Fall Clean-Up

Conservation Group Encourages People to Leave Their Leaves on the Ground

Text and photos from The Nature Conservancy of Canada

The information included in the following press release is essentially the same as I presented in a recently published article—Don’t Clean Up Your Garden in the Fall—but maybe gardeners concerned about the environment will be even more inclined to accept it when a reputed environmental organization presents it!

Fall is here and so is that dreaded chore—or is it?

One of the most beautiful aspects of fall, the changing colour of leaves, comes with an onerous task: raking them all up. The Nature Conservancy of Canada (NCC), however, has some green advice for people wishing to avoid backbreaking yard work: leave the rake in the shed and the leaves on the ground.

The not-for-profit land conservation group says leaving fallen leaves in your yard is a small act of nature conservation that can support backyard biodiversity in many ways. While migratory birds and some butterflies travel to warmer destinations, many native insects, including pollinators, and other backyard wildlife hibernate through the winter—and can use a little neighbourly help.

 Dan Kraus, NCC’s senior conservation biologist, says leaves can provide important habitat for many species to hibernate underneath.

“Backyard animals, such as toads, frogs and many pollinators, once lived in forests and have adapted to hibernate under leaves,” says Kraus. “The leaves provide an insulating blanket that can help protect these animals from very cold temperatures and temperature fluctuations during the winter.”

Another benefit of not raking your leaves is soil improvement. Kraus points out that as leaves break down, they also provide a natural mulch, which helps enrich the soil. Thick piles of leaves can impact the growth of grass and other plants, but a light covering can improve the health of our gardens and lawns. 

As the leaves break down, some of their carbon also gets stored in the soil, allowing your backyard to become a carbon sink. “While it’s great for cities to provide collection programs to compost leaves, the most energy-efficient solution is to allow nature to do its thing and for the leaves to naturally break down in your yard,” says Kraus.

And it’s not just leaves that are important for backyard wildlife during the winter. “Plant stalks and dead branches also provide habitat for many species of insects,” says Kraus. “By cleaning up our yards and gardens entirely, we may be removing important wintering habitats for native wildlife in our communities.

 “Migratory and resident birds can also benefit from your garden during the winter. Fruits and seeds left on flowers and shrubs are a crucial food source that sustains many songbirds during the winter, including goldfinches, jays and chickadees. Providing winter habitats for our native birds and insects is just as important as providing food and shelter during the spring and summer.”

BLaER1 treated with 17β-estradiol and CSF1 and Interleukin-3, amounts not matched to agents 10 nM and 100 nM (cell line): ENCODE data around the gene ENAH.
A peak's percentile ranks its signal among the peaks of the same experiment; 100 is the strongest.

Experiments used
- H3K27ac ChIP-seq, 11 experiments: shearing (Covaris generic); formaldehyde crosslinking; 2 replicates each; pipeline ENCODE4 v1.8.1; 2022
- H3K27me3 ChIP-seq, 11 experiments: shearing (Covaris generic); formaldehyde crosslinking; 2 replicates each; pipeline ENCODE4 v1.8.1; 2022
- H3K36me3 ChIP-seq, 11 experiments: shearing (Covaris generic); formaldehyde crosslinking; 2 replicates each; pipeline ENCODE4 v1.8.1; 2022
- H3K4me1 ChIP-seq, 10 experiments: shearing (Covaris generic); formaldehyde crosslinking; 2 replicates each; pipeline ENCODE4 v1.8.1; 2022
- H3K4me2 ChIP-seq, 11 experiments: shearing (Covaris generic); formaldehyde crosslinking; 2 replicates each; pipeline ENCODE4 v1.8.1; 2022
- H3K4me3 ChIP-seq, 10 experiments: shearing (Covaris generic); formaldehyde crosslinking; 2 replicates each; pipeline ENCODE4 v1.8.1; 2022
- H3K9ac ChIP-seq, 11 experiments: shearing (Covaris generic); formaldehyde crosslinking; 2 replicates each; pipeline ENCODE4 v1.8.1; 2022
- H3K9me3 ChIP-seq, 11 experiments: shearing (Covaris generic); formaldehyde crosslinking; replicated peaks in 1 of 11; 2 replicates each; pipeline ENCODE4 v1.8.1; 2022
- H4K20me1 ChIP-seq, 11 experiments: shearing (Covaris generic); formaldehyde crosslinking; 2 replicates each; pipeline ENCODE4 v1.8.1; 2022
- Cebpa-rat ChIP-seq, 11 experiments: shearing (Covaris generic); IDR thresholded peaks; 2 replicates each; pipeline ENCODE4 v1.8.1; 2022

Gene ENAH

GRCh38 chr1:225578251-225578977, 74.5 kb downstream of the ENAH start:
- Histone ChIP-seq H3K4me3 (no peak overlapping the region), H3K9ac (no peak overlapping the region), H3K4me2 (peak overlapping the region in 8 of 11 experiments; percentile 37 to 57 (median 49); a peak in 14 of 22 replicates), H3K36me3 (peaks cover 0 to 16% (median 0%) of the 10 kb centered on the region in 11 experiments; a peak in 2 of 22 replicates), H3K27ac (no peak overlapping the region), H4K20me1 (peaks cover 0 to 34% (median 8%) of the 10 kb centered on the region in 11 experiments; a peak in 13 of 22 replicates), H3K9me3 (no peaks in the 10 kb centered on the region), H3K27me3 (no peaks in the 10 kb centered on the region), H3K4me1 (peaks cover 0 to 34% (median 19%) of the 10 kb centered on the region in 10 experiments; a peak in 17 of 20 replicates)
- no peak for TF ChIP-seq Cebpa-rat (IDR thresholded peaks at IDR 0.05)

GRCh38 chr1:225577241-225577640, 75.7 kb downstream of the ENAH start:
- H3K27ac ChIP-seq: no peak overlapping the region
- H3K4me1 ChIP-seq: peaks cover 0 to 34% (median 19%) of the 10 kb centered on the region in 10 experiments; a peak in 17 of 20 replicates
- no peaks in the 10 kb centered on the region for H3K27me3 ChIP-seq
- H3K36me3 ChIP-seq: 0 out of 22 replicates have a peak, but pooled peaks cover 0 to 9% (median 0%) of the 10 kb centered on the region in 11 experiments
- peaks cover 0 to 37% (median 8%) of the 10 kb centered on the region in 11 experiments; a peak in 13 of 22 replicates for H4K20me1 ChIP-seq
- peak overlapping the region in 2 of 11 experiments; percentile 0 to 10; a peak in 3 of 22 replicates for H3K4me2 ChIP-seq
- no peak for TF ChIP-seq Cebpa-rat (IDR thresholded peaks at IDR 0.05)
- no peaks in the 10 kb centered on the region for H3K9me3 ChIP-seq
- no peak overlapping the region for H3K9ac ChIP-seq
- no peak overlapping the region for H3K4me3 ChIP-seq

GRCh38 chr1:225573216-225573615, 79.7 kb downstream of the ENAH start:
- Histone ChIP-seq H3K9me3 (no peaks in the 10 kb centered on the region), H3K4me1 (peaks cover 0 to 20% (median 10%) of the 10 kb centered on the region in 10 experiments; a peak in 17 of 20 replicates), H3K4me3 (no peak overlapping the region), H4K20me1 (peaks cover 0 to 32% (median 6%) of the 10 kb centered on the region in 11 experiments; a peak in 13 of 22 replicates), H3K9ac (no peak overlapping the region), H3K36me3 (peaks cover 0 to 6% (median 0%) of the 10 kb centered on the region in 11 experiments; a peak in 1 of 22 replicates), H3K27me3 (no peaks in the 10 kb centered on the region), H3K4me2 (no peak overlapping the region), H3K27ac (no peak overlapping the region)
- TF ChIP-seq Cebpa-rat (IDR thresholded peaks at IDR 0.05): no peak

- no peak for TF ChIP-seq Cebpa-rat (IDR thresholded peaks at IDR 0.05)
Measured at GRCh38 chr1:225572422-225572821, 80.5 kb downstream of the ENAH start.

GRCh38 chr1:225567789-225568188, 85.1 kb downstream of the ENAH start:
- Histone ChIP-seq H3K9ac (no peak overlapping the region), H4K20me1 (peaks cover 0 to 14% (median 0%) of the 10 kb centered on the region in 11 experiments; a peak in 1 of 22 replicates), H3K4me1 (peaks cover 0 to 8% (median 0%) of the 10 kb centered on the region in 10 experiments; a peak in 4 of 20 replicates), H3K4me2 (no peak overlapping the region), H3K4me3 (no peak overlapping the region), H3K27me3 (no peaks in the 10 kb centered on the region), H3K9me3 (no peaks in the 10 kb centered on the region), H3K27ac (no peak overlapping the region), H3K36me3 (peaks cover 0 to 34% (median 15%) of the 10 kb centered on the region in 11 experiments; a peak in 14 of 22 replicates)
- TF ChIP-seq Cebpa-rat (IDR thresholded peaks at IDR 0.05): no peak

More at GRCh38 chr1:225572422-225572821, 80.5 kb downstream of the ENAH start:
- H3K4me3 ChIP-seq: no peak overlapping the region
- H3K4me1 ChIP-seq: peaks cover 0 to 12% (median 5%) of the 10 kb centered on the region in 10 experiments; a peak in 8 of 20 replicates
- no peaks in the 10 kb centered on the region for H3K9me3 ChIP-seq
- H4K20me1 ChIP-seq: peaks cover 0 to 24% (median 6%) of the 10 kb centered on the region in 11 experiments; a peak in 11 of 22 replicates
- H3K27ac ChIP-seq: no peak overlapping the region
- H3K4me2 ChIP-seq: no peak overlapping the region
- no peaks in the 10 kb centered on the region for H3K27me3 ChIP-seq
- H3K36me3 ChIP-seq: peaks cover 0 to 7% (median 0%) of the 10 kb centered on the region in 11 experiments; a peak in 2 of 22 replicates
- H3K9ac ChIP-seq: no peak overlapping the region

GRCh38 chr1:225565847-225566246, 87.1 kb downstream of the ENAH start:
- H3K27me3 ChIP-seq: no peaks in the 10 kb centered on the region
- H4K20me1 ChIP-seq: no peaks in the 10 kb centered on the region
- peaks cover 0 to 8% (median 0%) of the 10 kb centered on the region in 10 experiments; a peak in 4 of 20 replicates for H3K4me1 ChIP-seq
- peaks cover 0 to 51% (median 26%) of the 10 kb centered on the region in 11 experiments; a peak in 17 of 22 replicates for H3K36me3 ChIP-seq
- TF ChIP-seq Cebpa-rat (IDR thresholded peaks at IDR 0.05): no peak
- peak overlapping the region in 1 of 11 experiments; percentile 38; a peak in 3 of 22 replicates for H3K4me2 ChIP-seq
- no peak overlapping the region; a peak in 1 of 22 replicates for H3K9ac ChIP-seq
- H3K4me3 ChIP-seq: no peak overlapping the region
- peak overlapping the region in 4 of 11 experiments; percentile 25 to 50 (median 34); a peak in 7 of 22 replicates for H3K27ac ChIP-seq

The Nature Conservancy of Canada (NCC) is the Canada’s leading not-for-profit, private land conservation organization, working to protect our most important natural areas and the species they sustain. Since 1962, NCC and its partners have helped to conserve 14 million hectares (35 million acres), coast to coast to coast. For more information, contact: www.natureconservancy.ca.

Garden writer and blogger, author of 65 gardening books, lecturer and communicator, the Laidback Gardener, Larry Hodgson, passed away in October 2022. Known for his great generosity, his thoroughness and his sense of humor, he reached several generations of amateur and professional gardeners over his 40-year career. Thanks to his son, Mathieu Hodgson, and a team of contributors, laidbackgardener.blog will continue its mission of demystifying gardening and making it more accessible to all.

4 comments on “Conservation Group Encourages People to Leave Their Leaves on the Ground

  1. Hey, I just wrote about how the forest does not expect to be raked after leaves fall. We do it to some degree of course. We can not leave the mess on the roads or roofs. There is not much deciduous foliage here, but redwoods drop a lot of detritus late in summer and autumn.

  2. I understand this approach unless you are dealing with the invasive jumping worms which love the leaf litter.

    • Even if you did, you still need to “feed” the trees leaf debris. At least that will help them somewhat. I hope ou don’t have jumping worms! I was hoping they were limited to milder climates!

      • I do have some, and I’m not at all happy about it. The cold kills the adult worms but not the cocoons with the eggs. I’m not sure how we’re going to ever get rid of them. I think it is a huge problem that not many people seem to be trying to address. I live ten minutes from the University of NH which is big into research, but there is no one looking into them here in the state. As gardeners, we’re on our own, AND Early Bird fertilizer which is the only organic option to kill the adults is no longer selling to individuals only golf courses. 🙁

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